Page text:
FAIR IS FAIR, or so goes the rationale each time a person of color puts that shoe on the other foot and sticks it in his or her mouth.

You play the race card, sometimes the race card plays you.

Except that it really shouldn't. When a member of a minority perceives bias, it really isn't the same as a member of the majority rationalizing bias. It's the difference between how a white man feels when pulled over at night and how a black man feels. Doesn't matter what happens next, whether the cop does his job professionally and without bias, whether the cop is black or white. Perception is about those first few seconds, and how different they feel depending on the color of your skin.

This week, Mets manager Willie Randolph said he has been treated different from other managers with similar records, in similar straits and, yes, with different color skin. After asking out loud, "Is it racial? . . . It smells a little bit," in a taped interview last weekend, Randolph has spent much of this week apologizing for a passioned and color-injected defense of his three-plus seasons as manager of the Mets.

"I shouldn't have said what I said," he said a couple of days after his outburst. "It was a mistake. As simple as that. It was a mistake. And there is no excuse for that. No excuses."

Randolph then said the right thing, the rehearsed thing - that his team's inconsistencies this year and at the end of last year opened him up for criticism. He said he was frustrated at the time of the interview, even tried the old "I thought it was off the record" defense, but never recanted the original thought - that how he is presented by the Mets' TV network was tinted by his race.

In fact, he said this:

"What I said was what it felt like to me."

Ah, perception. It rules the day. Randolph grew up in the Brownsville section of Brooklyn (Mike Tyson's old digs), played for the hometown Yankees for most of his career, was a quiet and respected member of those wild and crazy Bronx Zoo Yankees of the late 1970s, the ones with Reggie Jackson and Billy Martin. It's one reason the Mets hired him: As a player and a coach, he's worn a New York uniform through four decades without creating a shred of controversy - until now.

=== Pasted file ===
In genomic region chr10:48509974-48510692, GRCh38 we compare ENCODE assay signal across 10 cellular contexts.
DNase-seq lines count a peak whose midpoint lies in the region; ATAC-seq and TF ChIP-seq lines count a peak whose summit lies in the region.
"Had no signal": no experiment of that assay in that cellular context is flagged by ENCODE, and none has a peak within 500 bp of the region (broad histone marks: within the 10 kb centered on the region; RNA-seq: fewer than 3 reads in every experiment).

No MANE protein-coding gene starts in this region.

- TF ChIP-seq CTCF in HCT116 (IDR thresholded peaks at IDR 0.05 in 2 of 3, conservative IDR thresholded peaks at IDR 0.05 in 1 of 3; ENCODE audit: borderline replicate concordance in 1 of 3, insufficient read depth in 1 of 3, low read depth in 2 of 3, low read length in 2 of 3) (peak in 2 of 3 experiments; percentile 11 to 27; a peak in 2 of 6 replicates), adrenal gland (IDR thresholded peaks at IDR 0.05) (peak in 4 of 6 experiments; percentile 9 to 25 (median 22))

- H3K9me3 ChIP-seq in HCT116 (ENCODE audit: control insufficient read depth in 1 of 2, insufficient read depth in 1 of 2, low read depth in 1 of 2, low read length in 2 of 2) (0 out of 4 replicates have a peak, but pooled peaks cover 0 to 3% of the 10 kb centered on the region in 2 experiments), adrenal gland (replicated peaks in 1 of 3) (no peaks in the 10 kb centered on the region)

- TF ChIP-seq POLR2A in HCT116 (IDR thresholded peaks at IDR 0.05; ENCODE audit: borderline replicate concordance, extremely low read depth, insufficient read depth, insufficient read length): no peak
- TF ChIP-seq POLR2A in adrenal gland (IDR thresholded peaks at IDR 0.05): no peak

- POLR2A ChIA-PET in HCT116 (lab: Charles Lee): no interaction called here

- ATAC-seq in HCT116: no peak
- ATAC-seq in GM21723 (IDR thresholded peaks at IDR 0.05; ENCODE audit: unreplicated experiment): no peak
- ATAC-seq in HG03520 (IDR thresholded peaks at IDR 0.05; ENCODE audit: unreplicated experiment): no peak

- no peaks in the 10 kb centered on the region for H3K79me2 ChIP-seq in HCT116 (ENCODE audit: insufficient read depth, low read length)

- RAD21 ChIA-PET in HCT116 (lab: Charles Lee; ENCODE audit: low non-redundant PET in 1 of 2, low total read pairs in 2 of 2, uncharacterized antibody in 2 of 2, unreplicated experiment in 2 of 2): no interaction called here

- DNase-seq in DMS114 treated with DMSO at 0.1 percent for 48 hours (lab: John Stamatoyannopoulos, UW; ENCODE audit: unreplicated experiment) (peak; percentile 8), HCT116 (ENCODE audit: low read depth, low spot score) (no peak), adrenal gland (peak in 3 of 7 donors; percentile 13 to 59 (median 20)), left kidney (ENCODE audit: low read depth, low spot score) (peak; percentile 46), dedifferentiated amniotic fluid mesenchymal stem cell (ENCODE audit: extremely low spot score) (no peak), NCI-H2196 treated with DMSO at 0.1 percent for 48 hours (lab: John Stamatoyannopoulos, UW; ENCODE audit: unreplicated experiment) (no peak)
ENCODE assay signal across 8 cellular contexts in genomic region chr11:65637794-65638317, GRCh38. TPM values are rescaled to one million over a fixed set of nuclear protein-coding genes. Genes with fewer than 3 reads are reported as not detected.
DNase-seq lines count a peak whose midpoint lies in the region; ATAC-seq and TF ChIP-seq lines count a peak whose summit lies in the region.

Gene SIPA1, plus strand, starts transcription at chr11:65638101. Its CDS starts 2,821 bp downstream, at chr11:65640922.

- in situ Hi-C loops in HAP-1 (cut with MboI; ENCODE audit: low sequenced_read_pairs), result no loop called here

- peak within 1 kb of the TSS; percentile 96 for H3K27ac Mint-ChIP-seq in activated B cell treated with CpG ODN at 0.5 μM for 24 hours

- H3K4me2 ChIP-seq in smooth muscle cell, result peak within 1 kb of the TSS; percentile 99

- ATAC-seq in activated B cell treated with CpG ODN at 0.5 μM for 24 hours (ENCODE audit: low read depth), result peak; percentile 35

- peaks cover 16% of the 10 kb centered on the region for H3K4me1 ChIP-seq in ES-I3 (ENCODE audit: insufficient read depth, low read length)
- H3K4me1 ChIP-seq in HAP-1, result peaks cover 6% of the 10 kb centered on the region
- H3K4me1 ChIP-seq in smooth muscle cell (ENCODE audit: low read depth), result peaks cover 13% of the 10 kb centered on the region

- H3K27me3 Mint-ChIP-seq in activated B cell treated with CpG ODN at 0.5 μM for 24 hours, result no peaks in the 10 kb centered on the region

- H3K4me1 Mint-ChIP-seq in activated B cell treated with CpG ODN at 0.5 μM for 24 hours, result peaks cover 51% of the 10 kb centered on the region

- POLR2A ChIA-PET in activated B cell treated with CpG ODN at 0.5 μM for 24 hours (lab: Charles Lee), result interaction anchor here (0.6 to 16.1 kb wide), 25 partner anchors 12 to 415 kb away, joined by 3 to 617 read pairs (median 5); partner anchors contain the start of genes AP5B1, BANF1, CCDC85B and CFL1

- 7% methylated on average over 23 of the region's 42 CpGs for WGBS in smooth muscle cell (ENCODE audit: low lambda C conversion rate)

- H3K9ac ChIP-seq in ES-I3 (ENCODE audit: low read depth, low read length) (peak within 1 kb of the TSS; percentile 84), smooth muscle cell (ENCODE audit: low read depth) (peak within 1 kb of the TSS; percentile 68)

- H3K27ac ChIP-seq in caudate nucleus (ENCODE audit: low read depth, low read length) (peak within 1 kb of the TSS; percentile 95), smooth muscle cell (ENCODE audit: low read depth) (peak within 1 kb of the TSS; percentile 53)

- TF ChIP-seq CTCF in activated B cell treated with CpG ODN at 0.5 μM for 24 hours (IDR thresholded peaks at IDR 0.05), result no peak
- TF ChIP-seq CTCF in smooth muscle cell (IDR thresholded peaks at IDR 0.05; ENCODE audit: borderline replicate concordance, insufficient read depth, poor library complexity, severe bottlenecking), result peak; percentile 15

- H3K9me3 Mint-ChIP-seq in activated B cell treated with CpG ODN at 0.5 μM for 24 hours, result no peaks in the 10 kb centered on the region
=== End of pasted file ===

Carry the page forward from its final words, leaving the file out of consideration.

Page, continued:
His emotional tirade to the Record on Sunday had less to do with the team's play than how he reacted to it - or didn't. It had to do with what the camera shows during games, and what it doesn't.

"They're the artists, I'm the canvas," he said of the TV coverage. "They paint the picture the way they want to. They want to show me when somebody gives up a home run or somebody makes an error, so they want to see me [using profanity] . . . That's not how I lead."

To him, the traits Joe Torre was lauded for as Yankees manager - stoic, calm, polite - are deemed to be his greatest flaws. His lack of visible passion, seen as a managing attribute when he was hired, is now perceived - that word again - as a factor in the Mets struggles. Randolph's aging and overpriced team unraveled last season and has not found its footing this season.

Publication of his outburst was followed by three straight losses to the Braves.

"You watch any manager in baseball, you see him look like a bump on the log sitting there," Randolph said during the interview in which he introduced race. "They don't move, they don't talk. I'm as animated and as demonstrative and as involved and as intense as any manager in baseball."

Torre's Yankees, especially the teams from this decade, often fell short of expectations, too, yet only in the final two seasons was his approach questioned. But Torre won four world championships in his first five seasons as Yankees manager, a fact Randolph - a Yankees coach back then - knows all too well.

As beloved as he was as a Yankee, Willie also know that it took him a lot longer to get his first chance to manage a team than it took Torre to get his second, third and fourth chances.

Does that influence his perceptions? Hard to believe it doesn't.

Does it make him racist?

Nah, just human.

"I mean, I've said some stuff, too," Reds manager Dusty Baker said in the wake of Randolph's comments. "Sometimes it could be some stuff you've been feeling for a long time, you know what I mean?" *

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